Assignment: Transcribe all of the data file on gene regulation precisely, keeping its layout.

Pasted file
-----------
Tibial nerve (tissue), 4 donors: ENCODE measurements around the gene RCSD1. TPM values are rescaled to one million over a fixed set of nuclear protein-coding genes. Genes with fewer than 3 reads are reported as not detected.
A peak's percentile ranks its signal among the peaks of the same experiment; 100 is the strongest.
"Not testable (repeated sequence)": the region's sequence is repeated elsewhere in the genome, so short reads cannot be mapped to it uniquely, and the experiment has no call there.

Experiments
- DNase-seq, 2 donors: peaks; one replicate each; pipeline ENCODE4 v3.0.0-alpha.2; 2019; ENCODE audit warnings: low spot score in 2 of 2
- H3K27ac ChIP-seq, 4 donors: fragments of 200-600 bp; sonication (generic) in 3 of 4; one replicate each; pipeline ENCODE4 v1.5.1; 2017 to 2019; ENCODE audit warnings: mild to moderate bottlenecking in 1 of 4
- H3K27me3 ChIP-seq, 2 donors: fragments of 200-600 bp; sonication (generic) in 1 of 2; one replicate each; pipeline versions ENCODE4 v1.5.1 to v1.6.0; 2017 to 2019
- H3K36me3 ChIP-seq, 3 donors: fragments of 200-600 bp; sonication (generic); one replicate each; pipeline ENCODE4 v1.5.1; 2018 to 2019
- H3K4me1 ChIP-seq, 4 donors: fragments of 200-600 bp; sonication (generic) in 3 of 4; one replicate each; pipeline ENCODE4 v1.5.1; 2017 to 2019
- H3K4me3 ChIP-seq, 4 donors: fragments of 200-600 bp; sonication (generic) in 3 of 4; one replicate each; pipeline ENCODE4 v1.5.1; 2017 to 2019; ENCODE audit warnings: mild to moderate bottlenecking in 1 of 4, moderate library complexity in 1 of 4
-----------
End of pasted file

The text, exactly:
Tibial nerve (tissue), 4 donors: ENCODE measurements around the gene RCSD1. TPM values are rescaled to one million over a fixed set of nuclear protein-coding genes. Genes with fewer than 3 reads are reported as not detected.
A peak's percentile ranks its signal among the peaks of the same experiment; 100 is the strongest.
"Not testable (repeated sequence)": the region's sequence is repeated elsewhere in the genome, so short reads cannot be mapped to it uniquely, and the experiment has no call there.

Experiments
- DNase-seq, 2 donors: peaks; one replicate each; pipeline ENCODE4 v3.0.0-alpha.2; 2019; ENCODE audit warnings: low spot score in 2 of 2
- H3K27ac ChIP-seq, 4 donors: fragments of 200-600 bp; sonication (generic) in 3 of 4; one replicate each; pipeline ENCODE4 v1.5.1; 2017 to 2019; ENCODE audit warnings: mild to moderate bottlenecking in 1 of 4
- H3K27me3 ChIP-seq, 2 donors: fragments of 200-600 bp; sonication (generic) in 1 of 2; one replicate each; pipeline versions ENCODE4 v1.5.1 to v1.6.0; 2017 to 2019
- H3K36me3 ChIP-seq, 3 donors: fragments of 200-600 bp; sonication (generic); one replicate each; pipeline ENCODE4 v1.5.1; 2018 to 2019
- H3K4me1 ChIP-seq, 4 donors: fragments of 200-600 bp; sonication (generic) in 3 of 4; one replicate each; pipeline ENCODE4 v1.5.1; 2017 to 2019
- H3K4me3 ChIP-seq, 4 donors: fragments of 200-600 bp; sonication (generic) in 3 of 4; one replicate each; pipeline ENCODE4 v1.5.1; 2017 to 2019; ENCODE audit warnings: mild to moderate bottlenecking in 1 of 4, moderate library complexity in 1 of 4